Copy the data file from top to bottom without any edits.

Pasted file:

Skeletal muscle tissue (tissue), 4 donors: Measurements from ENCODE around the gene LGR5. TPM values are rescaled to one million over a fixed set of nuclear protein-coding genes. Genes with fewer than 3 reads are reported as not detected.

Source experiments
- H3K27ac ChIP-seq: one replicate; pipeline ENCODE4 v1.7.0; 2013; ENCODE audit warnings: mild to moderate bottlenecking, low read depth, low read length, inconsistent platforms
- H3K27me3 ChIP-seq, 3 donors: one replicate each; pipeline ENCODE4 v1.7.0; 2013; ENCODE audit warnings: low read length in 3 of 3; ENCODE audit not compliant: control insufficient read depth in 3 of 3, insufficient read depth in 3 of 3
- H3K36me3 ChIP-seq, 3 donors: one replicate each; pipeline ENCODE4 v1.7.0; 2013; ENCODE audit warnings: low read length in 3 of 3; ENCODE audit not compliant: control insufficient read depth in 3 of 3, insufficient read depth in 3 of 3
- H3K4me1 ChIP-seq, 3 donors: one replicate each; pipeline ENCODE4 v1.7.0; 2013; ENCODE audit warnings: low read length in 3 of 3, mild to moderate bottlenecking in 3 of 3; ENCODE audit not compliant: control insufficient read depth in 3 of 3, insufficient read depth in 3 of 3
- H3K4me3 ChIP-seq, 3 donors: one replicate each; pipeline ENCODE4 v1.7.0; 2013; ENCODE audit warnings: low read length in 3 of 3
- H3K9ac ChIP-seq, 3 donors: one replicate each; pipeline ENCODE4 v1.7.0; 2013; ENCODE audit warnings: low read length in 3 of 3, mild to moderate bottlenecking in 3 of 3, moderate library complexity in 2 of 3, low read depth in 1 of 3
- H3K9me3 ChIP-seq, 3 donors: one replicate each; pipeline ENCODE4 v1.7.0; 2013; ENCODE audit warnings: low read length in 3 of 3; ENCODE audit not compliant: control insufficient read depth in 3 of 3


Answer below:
Skeletal muscle tissue (tissue), 4 donors: Measurements from ENCODE around the gene LGR5. TPM values are rescaled to one million over a fixed set of nuclear protein-coding genes. Genes with fewer than 3 reads are reported as not detected.

Source experiments
- H3K27ac ChIP-seq: one replicate; pipeline ENCODE4 v1.7.0; 2013; ENCODE audit warnings: mild to moderate bottlenecking, low read depth, low read length, inconsistent platforms
- H3K27me3 ChIP-seq, 3 donors: one replicate each; pipeline ENCODE4 v1.7.0; 2013; ENCODE audit warnings: low read length in 3 of 3; ENCODE audit not compliant: control insufficient read depth in 3 of 3, insufficient read depth in 3 of 3
- H3K36me3 ChIP-seq, 3 donors: one replicate each; pipeline ENCODE4 v1.7.0; 2013; ENCODE audit warnings: low read length in 3 of 3; ENCODE audit not compliant: control insufficient read depth in 3 of 3, insufficient read depth in 3 of 3
- H3K4me1 ChIP-seq, 3 donors: one replicate each; pipeline ENCODE4 v1.7.0; 2013; ENCODE audit warnings: low read length in 3 of 3, mild to moderate bottlenecking in 3 of 3; ENCODE audit not compliant: control insufficient read depth in 3 of 3, insufficient read depth in 3 of 3
- H3K4me3 ChIP-seq, 3 donors: one replicate each; pipeline ENCODE4 v1.7.0; 2013; ENCODE audit warnings: low read length in 3 of 3
- H3K9ac ChIP-seq, 3 donors: one replicate each; pipeline ENCODE4 v1.7.0; 2013; ENCODE audit warnings: low read length in 3 of 3, mild to moderate bottlenecking in 3 of 3, moderate library complexity in 2 of 3, low read depth in 1 of 3
- H3K9me3 ChIP-seq, 3 donors: one replicate each; pipeline ENCODE4 v1.7.0; 2013; ENCODE audit warnings: low read length in 3 of 3; ENCODE audit not compliant: control insufficient read depth in 3 of 3